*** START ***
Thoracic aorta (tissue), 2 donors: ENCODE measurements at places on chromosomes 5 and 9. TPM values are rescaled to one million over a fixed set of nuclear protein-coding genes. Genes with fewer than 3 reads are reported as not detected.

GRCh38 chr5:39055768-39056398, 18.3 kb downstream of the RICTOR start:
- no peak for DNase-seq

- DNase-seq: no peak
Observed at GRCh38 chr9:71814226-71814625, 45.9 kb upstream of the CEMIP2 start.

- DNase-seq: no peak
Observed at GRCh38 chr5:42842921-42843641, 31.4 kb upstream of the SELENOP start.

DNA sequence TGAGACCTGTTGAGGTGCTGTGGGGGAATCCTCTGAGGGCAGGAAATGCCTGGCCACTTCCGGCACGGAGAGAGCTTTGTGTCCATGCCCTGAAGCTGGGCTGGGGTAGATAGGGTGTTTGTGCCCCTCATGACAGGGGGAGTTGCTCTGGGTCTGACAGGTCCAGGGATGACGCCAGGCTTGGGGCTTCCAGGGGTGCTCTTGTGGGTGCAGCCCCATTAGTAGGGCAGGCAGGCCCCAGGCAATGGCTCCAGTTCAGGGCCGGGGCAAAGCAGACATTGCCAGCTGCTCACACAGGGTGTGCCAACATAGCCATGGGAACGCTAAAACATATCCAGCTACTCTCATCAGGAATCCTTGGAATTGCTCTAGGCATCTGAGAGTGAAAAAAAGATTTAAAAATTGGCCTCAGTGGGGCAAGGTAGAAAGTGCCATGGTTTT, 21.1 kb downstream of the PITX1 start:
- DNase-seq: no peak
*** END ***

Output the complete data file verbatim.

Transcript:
Thoracic aorta (tissue), 2 donors: ENCODE measurements at places on chromosomes 5 and 9. TPM values are rescaled to one million over a fixed set of nuclear protein-coding genes. Genes with fewer than 3 reads are reported as not detected.

GRCh38 chr5:39055768-39056398, 18.3 kb downstream of the RICTOR start:
- no peak for DNase-seq

- DNase-seq: no peak
Observed at GRCh38 chr9:71814226-71814625, 45.9 kb upstream of the CEMIP2 start.

- DNase-seq: no peak
Observed at GRCh38 chr5:42842921-42843641, 31.4 kb upstream of the SELENOP start.

DNA sequence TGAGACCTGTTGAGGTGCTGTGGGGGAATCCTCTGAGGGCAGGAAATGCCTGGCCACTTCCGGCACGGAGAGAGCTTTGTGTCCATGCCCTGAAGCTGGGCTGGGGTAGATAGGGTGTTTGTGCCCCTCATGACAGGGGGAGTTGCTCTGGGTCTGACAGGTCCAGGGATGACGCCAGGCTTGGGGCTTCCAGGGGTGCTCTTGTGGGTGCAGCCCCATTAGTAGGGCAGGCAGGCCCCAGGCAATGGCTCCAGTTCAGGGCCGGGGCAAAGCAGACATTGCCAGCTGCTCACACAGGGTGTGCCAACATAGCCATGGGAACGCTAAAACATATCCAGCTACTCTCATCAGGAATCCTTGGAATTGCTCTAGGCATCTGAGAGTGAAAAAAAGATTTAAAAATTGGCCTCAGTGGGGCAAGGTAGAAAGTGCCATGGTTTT, 21.1 kb downstream of the PITX1 start:
- DNase-seq: no peak